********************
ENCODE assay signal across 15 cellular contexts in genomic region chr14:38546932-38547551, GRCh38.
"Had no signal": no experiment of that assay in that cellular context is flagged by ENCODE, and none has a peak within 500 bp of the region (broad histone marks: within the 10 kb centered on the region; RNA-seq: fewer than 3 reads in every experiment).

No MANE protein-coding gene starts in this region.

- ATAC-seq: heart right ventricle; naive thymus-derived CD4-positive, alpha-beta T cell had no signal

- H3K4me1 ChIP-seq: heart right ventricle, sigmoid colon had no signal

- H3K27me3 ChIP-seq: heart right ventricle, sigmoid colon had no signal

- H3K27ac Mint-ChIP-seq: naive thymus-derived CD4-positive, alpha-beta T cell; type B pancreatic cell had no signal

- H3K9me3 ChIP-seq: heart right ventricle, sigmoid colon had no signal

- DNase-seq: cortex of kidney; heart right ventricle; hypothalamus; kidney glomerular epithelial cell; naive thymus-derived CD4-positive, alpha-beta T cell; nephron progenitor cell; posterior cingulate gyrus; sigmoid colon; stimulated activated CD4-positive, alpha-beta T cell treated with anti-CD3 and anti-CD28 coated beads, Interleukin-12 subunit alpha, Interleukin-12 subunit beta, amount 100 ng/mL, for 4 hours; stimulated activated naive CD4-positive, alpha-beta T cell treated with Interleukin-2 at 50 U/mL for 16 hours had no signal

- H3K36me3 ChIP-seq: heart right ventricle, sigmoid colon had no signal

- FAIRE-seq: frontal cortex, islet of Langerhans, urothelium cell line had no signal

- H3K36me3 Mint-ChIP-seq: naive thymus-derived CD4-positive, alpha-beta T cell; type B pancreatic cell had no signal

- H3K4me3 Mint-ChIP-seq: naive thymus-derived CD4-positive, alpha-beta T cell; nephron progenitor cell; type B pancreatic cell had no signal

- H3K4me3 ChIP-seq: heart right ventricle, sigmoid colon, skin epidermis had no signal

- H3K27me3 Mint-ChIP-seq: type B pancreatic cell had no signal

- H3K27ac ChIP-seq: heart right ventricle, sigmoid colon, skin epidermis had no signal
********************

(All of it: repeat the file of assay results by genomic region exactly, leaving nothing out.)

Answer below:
ENCODE assay signal across 15 cellular contexts in genomic region chr14:38546932-38547551, GRCh38.
"Had no signal": no experiment of that assay in that cellular context is flagged by ENCODE, and none has a peak within 500 bp of the region (broad histone marks: within the 10 kb centered on the region; RNA-seq: fewer than 3 reads in every experiment).

No MANE protein-coding gene starts in this region.

- ATAC-seq: heart right ventricle; naive thymus-derived CD4-positive, alpha-beta T cell had no signal

- H3K4me1 ChIP-seq: heart right ventricle, sigmoid colon had no signal

- H3K27me3 ChIP-seq: heart right ventricle, sigmoid colon had no signal

- H3K27ac Mint-ChIP-seq: naive thymus-derived CD4-positive, alpha-beta T cell; type B pancreatic cell had no signal

- H3K9me3 ChIP-seq: heart right ventricle, sigmoid colon had no signal

- DNase-seq: cortex of kidney; heart right ventricle; hypothalamus; kidney glomerular epithelial cell; naive thymus-derived CD4-positive, alpha-beta T cell; nephron progenitor cell; posterior cingulate gyrus; sigmoid colon; stimulated activated CD4-positive, alpha-beta T cell treated with anti-CD3 and anti-CD28 coated beads, Interleukin-12 subunit alpha, Interleukin-12 subunit beta, amount 100 ng/mL, for 4 hours; stimulated activated naive CD4-positive, alpha-beta T cell treated with Interleukin-2 at 50 U/mL for 16 hours had no signal

- H3K36me3 ChIP-seq: heart right ventricle, sigmoid colon had no signal

- FAIRE-seq: frontal cortex, islet of Langerhans, urothelium cell line had no signal

- H3K36me3 Mint-ChIP-seq: naive thymus-derived CD4-positive, alpha-beta T cell; type B pancreatic cell had no signal

- H3K4me3 Mint-ChIP-seq: naive thymus-derived CD4-positive, alpha-beta T cell; nephron progenitor cell; type B pancreatic cell had no signal

- H3K4me3 ChIP-seq: heart right ventricle, sigmoid colon, skin epidermis had no signal

- H3K27me3 Mint-ChIP-seq: type B pancreatic cell had no signal

- H3K27ac ChIP-seq: heart right ventricle, sigmoid colon, skin epidermis had no signal